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It's not a Meltdown - It's the Triumph of Capitalism

by rdf Mon Sep 29th, 2008 at 08:59:20 AM EST

There are many who are saying that this collapse "proves" that the US capitalist model is obsolete, or based upon false ideas.

I claim that it is just the reverse. What the US has had since the 1870's is syndicalism - a partnership between big business and government. In an earlier time people weren't afraid to call it what it is.

"The business of America is business."   --  Calvin Coolidge  

"...because for years I thought what was good for the country was good for General Motors and vice versa". -- Charles Erwin Wilson, GM president (1953)

So we have the latest in a never ending series of benefits awarded to for-profit companies - tax breaks, subsidies, loans and, now, outright purchases of worthless assets.

After the dust settles what we will have is an environment where the "too big to fail" firms are even bigger and the number in the market has been further reduced. After today there will be only be three big banks left, two "investment" banks, four accounting firms, etc. If firms were too big before, why are we letting them get even bigger?

The goal of capitalism is to get to as close to a monopoly position as can be achieved. In the US system, the government assists in this, rather than trying to control the concentration of power.

The result is always the same: big firms are less efficient, innovate less, stifle competition, wield too much political power and cost consumers money.

What is different this time is that the world is now "globalized" and firms elsewhere are playing by a different set of rules. The innovative firms are now in Asia and within a decade or so will be dominating the sectors the the US government has been trying to protect - finance, intellectual property and knowledge-based industries, and bulk agriculture.

One would have thought that this lesson would have been learned after the invasion of the Japanese auto makers, but apparently not. After the dust settles, the wealthy will still be in control, the middle class will still be wage slaves and the nation will be even more uncompetitive in world markets.

With you on the content, but do you really mean syndicalism?

Syndicalism - Wikipedia, the free encyclopedia

Syndicalism is a type of movement which aims to degrade capitalist societies through action by the working class on the industrial front. For syndicalists, labor unions are the potential means both of overcoming capitalism and of running society in the interests of the majority. Industry and government in a syndicalist society would be run by labour union federations.

While I at first I figured Corporatism was a better term, it is used with many different meanings.

Corporatism - Wikipedia, the free encyclopedia

Historically, corporatism (Italian: corporativismo) refers to a political or economic system in which power is held by civic assemblies that represent economic, industrial, agrarian, social, cultural, and/or professional groups. These civic assemblies are known as corporations (not the same as the legally incorporated business entities known as corporations, though some are such). Corporations are unelected bodies with an internal hierarchy; their purpose is to exert control over the social and economic life of their respective areas.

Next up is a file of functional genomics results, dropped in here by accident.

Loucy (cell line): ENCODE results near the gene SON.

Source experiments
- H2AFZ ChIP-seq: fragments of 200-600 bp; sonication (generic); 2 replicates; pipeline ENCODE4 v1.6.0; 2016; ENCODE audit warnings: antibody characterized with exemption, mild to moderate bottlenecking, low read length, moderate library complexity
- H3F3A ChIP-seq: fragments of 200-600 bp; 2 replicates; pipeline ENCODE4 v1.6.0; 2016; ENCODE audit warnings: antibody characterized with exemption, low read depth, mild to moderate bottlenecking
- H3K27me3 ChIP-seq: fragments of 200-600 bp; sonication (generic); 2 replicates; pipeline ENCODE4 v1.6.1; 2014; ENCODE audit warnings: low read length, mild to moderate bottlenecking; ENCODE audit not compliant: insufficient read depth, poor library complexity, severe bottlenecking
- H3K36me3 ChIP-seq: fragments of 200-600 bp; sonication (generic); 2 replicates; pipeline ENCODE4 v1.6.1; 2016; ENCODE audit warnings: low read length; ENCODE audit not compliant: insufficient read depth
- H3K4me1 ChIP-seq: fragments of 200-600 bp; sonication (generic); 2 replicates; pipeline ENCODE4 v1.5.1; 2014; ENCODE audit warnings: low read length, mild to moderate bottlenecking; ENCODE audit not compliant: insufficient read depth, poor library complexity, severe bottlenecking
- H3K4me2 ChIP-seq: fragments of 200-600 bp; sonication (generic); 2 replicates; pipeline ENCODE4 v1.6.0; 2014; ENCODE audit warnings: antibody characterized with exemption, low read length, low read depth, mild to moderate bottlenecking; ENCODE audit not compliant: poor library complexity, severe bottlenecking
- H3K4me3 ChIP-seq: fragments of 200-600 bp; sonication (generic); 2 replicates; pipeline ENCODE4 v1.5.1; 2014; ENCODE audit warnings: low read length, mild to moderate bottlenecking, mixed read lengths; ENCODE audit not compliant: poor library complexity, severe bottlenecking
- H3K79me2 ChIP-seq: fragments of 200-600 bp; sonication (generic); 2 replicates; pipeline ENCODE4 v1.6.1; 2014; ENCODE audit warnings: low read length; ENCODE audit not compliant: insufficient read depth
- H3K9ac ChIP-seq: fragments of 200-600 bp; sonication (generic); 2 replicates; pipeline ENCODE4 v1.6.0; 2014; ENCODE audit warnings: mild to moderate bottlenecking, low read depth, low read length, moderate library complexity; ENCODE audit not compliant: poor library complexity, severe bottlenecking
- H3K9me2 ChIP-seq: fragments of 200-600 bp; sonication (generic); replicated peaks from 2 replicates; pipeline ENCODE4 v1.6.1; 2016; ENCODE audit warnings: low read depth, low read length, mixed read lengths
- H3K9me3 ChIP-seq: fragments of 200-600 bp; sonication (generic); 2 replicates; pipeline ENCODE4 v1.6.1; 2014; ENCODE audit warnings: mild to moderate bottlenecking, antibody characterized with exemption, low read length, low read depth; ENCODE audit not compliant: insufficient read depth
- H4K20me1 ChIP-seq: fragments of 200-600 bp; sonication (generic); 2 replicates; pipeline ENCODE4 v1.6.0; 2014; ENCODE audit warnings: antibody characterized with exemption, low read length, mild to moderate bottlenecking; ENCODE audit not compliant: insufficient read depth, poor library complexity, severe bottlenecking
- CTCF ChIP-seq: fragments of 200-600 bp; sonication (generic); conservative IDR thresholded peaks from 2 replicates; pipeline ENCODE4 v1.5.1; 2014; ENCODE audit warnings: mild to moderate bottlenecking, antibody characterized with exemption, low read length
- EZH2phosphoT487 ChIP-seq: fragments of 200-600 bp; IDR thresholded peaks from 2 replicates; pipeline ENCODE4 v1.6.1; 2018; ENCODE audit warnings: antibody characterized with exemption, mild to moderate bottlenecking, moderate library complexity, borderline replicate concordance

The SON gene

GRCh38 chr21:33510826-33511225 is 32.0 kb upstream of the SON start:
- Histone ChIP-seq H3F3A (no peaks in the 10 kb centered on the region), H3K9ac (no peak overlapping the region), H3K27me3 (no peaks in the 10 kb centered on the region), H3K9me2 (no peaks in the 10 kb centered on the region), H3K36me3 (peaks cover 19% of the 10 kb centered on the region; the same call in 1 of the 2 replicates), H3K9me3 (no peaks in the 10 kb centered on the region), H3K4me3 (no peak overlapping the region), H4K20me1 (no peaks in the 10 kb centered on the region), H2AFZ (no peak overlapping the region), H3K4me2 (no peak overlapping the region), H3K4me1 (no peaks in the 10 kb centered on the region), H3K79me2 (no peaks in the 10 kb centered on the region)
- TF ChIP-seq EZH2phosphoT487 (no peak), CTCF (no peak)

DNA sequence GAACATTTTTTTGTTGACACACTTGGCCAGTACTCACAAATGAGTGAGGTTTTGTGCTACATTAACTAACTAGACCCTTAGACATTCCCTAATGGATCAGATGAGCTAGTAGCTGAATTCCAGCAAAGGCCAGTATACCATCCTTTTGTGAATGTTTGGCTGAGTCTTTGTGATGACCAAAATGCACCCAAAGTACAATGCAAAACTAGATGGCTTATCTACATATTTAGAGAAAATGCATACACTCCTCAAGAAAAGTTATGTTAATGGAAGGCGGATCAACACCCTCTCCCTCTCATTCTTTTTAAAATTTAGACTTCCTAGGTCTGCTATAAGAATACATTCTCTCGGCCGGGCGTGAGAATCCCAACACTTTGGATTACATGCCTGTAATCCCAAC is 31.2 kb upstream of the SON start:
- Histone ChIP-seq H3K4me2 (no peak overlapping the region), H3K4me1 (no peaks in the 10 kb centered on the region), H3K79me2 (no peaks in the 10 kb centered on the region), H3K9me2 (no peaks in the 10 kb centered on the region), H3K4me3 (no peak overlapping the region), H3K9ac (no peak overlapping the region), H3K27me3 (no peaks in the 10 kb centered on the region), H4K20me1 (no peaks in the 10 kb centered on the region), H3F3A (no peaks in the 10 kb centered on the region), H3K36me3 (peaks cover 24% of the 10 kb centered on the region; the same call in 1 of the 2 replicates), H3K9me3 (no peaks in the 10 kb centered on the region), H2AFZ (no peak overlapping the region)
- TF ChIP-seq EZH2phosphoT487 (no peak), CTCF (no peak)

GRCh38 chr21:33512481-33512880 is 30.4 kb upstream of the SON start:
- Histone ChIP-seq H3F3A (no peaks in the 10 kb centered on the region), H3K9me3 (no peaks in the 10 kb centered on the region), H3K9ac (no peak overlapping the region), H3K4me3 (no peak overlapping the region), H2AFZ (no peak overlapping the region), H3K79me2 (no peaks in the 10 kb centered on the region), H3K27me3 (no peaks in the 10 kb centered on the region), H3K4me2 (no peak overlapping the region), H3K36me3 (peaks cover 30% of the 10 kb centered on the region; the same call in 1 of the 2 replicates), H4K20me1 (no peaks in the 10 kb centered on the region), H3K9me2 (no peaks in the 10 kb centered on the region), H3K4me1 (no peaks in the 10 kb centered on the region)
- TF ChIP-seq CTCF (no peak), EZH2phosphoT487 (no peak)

Corporatism - Wikipedia, the free encyclopedia

At a popular level in recent years "corporatism" has been used to mean the promotion of the interests of private corporations in government over the interests of the public.

Sweden's finest (and perhaps only) collaborative, leftist e-newspaper Synapze.se
by A swedish kind of death on Mon Sep 29th, 2008 at 11:09:59 AM EST
This is the sense I used the word, not the historical movement:

Syndicate - a combination of bankers or capitalists formed for the purpose of carrying out some project requiring large resources of capital, as the underwriting of an issue of stock or bonds.

Policies not Politics
---- Daily Landscape

by rdf (robert.feinman@gmail.com) on Mon Sep 29th, 2008 at 11:48:21 AM EST
The result is always the same: big firms are less efficient, innovate less, stifle competition, wield too much political power and cost consumers money.

The reason firms strive to get larger is that that way they are more likely to survive as a firm - efficiency, innovation, competition, even political power, are secondary.

At least according to JK Galbraith in the New Industrial State. I'm still trying to figure out in what ways his book is outdated as it's been 40 years since it was written.

A vivid image of what should exist acts as a surrogate for reality. Pursuit of the image then prevents pursuit of the reality -- John K. Galbraith

by Carrie (migeru at eurotrib dot com) on Wed Oct 15th, 2008 at 05:23:11 AM EST

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